Adult participants in a 2017 peer-reviewed study who used a ketogenic diet to manage their blood sugar levels reported a 1.0% reduction in their hemoglobin A1c — while reducing their medications — and were still sustaining that reduction one year later, Teicholz said.

In contrast, the FDA safety and efficacy trial of empagliflozin — the active ingredient in the two newly approved products — showed the drug reduced the recipients’ hemoglobin A1c by 0.2% in 26 weeks.

According to the authors of a study released Thursday:

“Type 2 diabetes, which makes up the bulk of diabetes cases, is largely preventable and, in some cases, potentially reversible if identified and managed early in the disease course. However, all evidence indicates that diabetes prevalence is increasing worldwide, primarily due to a rise in obesity caused by multiple factors.”

The study, published in The Lancet, projected the number of adults with Type 2 diabetes will more than double — to 1.3 billion — by 2050.

‘Shockingly low’ clinical trial sample size makes it impossible to assess adverse events

Commenting on the FDA’s safety and efficacy trial for the drugs, Brian Hooker, Ph.D., P.E., senior director of science and research for Children’s Health Defense, told The Defender:

“The sample size for this clinical trial is shockingly low. Given that 157 patients were split into three separate treatment groups, it was impossible to properly assess adverse events from the drug.

“I would expect that the trial be at least 10 times larger with a longer period of follow-up than 26 weeks, given that these children would be on the drug indefinitely.”

According to the product’s website, Jardiance can have serious side effects, including increased ketones in blood or urine — which may be accompanied by nausea, vomiting, abdominal pain, tiredness and breathing difficulty, allergic reactions, dehydration, serious urinary tract infections, yeast infections, low blood sugar and necrotizing fasciitis.

Necrotizing fasciitis is “a rare but serious bacterial infection that causes damage to the tissue under the skin in the area between and around your anus and genitals (perineum),” the company said.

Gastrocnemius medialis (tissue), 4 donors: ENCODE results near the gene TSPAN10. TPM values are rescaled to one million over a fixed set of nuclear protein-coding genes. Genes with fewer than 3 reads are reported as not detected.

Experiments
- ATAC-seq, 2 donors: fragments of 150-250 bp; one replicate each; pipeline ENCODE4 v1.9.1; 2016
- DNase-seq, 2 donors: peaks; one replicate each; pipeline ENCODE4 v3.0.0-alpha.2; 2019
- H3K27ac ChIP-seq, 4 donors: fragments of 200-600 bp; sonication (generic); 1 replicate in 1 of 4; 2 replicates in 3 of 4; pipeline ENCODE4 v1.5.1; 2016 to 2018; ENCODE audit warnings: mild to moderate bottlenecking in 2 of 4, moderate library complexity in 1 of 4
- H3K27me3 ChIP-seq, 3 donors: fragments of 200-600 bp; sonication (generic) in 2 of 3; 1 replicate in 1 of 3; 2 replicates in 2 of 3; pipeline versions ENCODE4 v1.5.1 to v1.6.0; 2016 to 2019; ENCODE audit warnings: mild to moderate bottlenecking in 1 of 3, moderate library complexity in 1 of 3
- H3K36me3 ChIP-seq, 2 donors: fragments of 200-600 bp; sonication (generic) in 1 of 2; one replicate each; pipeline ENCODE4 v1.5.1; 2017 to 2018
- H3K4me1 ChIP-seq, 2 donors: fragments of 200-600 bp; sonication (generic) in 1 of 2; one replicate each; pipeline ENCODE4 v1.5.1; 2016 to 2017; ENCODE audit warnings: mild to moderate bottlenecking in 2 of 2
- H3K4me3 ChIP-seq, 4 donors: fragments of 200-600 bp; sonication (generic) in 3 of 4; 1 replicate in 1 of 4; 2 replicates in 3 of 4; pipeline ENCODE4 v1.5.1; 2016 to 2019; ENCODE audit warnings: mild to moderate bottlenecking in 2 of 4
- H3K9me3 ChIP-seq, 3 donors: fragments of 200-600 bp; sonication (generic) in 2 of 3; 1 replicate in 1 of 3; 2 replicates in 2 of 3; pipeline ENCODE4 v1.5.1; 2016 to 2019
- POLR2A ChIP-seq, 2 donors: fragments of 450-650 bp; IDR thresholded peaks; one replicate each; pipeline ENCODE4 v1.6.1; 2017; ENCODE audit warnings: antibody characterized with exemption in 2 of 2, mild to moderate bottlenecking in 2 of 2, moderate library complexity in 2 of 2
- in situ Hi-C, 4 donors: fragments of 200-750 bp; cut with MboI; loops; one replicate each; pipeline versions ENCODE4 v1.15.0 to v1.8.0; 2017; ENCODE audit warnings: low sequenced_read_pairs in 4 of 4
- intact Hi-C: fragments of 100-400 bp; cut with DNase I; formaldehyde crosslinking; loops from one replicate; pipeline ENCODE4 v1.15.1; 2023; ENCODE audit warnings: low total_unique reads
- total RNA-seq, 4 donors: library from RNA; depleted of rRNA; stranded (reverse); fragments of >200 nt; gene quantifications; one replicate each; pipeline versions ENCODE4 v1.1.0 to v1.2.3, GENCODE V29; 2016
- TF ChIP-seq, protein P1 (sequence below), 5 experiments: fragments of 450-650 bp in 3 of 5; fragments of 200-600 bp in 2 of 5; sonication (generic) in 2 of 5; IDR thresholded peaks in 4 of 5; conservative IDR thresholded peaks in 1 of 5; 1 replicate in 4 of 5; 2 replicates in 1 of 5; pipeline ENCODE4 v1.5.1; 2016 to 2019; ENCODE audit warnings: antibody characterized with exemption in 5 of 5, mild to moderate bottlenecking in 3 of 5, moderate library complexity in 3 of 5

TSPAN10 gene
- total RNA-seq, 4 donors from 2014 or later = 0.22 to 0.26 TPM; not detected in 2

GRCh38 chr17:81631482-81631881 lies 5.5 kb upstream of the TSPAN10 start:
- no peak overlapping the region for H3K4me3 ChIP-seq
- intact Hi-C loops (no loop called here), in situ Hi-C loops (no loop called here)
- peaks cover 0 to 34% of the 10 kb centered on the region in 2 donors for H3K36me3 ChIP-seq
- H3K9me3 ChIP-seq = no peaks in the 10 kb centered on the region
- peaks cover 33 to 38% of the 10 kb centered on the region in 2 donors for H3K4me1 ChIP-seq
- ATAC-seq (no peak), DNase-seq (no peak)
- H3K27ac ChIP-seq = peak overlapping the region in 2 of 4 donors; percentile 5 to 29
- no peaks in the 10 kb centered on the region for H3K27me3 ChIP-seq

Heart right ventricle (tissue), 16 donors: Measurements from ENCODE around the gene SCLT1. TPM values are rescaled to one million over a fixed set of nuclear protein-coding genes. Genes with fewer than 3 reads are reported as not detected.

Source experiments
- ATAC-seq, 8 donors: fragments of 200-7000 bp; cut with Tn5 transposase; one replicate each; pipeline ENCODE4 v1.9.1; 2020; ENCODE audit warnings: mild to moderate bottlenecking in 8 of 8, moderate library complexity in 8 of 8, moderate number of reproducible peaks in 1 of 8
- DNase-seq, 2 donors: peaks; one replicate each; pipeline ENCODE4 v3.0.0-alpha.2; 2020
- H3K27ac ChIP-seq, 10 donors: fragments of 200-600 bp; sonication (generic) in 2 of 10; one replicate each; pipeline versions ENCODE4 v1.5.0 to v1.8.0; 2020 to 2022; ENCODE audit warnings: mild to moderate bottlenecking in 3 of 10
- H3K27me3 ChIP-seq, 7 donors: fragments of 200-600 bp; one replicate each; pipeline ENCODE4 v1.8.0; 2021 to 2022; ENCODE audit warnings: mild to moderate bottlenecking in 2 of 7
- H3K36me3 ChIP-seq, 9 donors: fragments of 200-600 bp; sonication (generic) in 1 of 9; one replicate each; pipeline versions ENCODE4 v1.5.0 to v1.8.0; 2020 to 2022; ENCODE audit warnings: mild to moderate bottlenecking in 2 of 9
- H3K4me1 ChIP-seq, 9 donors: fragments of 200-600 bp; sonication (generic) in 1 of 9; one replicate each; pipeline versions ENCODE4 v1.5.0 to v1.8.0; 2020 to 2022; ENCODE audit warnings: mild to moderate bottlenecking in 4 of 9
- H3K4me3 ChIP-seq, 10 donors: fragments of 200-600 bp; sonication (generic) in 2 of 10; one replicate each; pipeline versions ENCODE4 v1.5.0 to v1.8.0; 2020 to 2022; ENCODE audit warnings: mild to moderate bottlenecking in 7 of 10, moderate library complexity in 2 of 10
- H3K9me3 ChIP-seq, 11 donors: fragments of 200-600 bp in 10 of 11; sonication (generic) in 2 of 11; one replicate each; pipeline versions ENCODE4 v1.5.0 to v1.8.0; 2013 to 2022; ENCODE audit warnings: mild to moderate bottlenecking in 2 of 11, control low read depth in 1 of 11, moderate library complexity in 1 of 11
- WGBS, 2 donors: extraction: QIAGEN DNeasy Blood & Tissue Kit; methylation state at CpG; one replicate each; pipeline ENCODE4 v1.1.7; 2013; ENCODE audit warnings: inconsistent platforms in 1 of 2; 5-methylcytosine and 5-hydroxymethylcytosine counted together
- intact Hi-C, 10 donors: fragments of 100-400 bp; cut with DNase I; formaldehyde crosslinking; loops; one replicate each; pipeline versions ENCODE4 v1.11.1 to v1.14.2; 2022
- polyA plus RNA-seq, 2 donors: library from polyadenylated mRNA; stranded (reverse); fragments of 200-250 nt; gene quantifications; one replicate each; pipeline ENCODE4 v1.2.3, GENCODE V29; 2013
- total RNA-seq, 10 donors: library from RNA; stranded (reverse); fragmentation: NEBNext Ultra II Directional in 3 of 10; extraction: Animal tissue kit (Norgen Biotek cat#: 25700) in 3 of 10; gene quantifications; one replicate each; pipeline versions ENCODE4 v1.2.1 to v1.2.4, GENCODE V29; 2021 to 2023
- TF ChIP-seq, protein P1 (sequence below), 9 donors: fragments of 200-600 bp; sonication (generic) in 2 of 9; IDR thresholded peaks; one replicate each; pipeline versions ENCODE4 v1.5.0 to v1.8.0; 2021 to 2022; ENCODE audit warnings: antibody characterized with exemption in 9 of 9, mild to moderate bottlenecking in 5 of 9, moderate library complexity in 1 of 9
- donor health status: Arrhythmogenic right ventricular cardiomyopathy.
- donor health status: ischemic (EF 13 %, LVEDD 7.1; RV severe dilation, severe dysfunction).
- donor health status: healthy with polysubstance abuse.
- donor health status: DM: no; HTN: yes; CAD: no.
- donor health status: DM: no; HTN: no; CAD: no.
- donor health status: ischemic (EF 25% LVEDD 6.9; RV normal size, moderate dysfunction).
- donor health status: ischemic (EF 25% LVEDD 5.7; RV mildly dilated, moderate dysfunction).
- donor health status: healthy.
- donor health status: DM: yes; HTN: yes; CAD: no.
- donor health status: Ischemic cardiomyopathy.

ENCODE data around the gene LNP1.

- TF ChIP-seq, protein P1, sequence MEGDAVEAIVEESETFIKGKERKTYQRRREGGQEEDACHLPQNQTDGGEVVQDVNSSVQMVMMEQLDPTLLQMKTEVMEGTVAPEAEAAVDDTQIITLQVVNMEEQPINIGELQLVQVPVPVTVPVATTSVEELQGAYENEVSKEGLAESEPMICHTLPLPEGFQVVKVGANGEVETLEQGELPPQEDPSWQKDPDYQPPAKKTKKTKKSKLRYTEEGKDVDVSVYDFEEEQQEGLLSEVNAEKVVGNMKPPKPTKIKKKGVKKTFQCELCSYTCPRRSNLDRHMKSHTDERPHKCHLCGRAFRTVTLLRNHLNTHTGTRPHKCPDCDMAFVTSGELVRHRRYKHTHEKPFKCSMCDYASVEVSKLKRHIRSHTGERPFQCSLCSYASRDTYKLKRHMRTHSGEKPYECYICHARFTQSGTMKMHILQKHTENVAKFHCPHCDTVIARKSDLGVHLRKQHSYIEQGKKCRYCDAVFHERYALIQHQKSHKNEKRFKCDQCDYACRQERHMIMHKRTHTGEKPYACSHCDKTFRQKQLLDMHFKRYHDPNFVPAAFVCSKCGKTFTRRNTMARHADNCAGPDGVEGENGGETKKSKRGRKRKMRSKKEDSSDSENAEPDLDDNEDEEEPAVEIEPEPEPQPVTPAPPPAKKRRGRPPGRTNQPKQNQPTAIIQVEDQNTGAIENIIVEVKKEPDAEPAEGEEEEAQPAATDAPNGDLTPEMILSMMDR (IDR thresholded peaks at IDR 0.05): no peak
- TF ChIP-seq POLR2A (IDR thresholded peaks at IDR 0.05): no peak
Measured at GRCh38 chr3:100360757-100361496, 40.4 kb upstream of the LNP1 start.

Synjardy listed the same possible side effects, plus a possible deficiency in vitamin B12 caused by using metformin for long periods of time.

The drugs are manufactured by insulin producer Eli Lilly and its partner Boehringer Ingelheim.

Eli Lilly’s revenue for the quarter ending March 31 was $6.960 billion.

The pharmaceutical industry in 2022 funded about 75% of the FDA’s drug division, The New York Times reported.

Meanwhile, the FDA said that based on the results of a “SEARCH for Diabetes in Youth” study involving more than 27,000 youth, the incidence of Type 2 diabetes in children increased by 4.8% per year from 2002 to 2015 and is expected to continue increasing.

The agency did not comment on why researchers believe the rate of Type 2 diabetes in kids is expected to rise but noted:

“As of 2017, there were approximately 28,000 cases of Type 2 diabetes in children in the U.S.

“By 2060, if current trends continue, that number is predicted to be approximately 220,000, with the majority of cases occurring in minority racial and ethnic groups such as Non-Hispanic Blacks and Hispanics.”

Additionally, the FDA last year approved the first drug designed to delay the onset of Type 1 diabetes for children as young as 8 years old.

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Written by colinnew